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Doctrine of the Kingship
I. The Pre-king plan for a King.
A. Long before Saul, Israel was promised to have kings all the way back to Abraham.
Gen. 17:15 ¶ God also said to Abraham, “As for Sarai your wife, you are no longer to call her Sarai; her name will be Sarah.
Gen. 17:16 I will bless her and will surely give you a son by her. I will bless her so that she will be the mother of nations; kings of peoples will come from her.”
II. Jacob’s Oracle
A. The predictions what will become of his sons. In vs. 7, he begins to speak of Judah.
Gen. 49:8 ¶ “Judah, your brothers will praise you;
your hand will be on the neck of your enemies;
your father’s sons will bow down to you.
Gen. 49:9 ¶ You are a lion’s cub, O Judah;
you return from the prey, my son.
¶ Like a lion he crouches and lies down,
like a lioness—who dares to rouse him?
Gen. 49:10 ¶ The scepter will not depart from Judah,
nor the ruler’s staff from between his feet,
until he comes to whom it belongs
and the obedience of the nations is his.
C. Comment -Judah becomes the kingly tribe.
Long before a king came along, Moses introduced legislation regarding the King (Deut. 17:14-20).
Long before Saul become the first king, kings were always in the plan for Israel.
1. The theocracy of Israel was always going to be ruled by a king
(Gen. 49:10;Deut. 17:14-20; Num. 24:7,17).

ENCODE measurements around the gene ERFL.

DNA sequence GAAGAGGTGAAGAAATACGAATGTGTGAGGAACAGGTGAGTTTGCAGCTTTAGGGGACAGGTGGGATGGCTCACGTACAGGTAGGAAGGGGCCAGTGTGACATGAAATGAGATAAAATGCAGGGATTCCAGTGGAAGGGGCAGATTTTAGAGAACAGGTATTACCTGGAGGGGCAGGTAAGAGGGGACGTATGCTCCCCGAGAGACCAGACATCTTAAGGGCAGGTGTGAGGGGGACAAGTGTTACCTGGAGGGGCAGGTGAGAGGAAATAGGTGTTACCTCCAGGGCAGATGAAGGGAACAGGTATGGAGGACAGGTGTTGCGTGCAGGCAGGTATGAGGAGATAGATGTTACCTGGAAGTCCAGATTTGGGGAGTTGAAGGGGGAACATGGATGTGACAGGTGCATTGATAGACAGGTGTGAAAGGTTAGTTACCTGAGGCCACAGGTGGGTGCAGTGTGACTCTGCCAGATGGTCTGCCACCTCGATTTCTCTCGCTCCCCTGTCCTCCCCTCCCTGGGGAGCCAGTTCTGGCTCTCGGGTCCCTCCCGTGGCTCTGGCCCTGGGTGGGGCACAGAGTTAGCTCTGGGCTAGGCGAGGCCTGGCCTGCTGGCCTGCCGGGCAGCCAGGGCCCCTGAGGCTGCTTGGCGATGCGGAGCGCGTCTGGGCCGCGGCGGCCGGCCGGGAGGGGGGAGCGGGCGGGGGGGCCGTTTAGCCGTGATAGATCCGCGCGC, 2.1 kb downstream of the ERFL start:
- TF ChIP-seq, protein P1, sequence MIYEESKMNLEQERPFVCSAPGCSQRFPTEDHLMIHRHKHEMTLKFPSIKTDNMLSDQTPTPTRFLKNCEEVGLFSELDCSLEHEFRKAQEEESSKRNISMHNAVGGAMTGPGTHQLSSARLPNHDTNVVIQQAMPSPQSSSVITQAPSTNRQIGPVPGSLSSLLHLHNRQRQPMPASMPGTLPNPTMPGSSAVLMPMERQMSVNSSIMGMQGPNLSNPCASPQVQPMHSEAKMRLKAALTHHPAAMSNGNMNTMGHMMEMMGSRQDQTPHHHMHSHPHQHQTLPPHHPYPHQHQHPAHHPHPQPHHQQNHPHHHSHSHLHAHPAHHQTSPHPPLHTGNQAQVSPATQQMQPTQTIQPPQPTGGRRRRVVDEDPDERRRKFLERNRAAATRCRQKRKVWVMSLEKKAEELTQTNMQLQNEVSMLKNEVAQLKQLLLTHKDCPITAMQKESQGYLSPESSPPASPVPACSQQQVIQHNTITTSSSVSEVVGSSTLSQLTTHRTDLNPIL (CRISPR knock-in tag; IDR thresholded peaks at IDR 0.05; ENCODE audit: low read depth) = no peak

2. A legitimate king would be elected by God (Deut. 17:15). David is one of the finest examples of this (2 Sam. 7:8).
3. The king was to be anointed by a prophet, which was the outward sign of election. It indicated a special relationship between God and the king. The was God’s man—to rule over his people and insure that the covenant was properly administered.
4. This unction of anointing also included power from God, namely a special power from the Spirit came to rest on the anointed one to enable him to rule over God’s people. The Spirit of the Lord came upon David and departed from Saul (1 Sam. 16:13,14).
5. Rulers in the ancient world were frequently honored with additional titles. David received a few (2 Sam. 23:1) but the highest title he was called was the “Son of God.” This title was given to him when he was crowned (Ps. 2:7). We see this title used in the Royal
Psalms. Unlike pagan kings, who were claimed to be divine with this title, David was not. He was declared so (Ps. 2:7).
6. The line of kings from David were also called God’s son, meaning that they not only had a special relationship with God but that they were to be disciplined when they got out of line (2 Sam. 7:14 cf. 1 Chron. 28:7).
So the King played an important role and as such the major events in his life were celebrated by the people.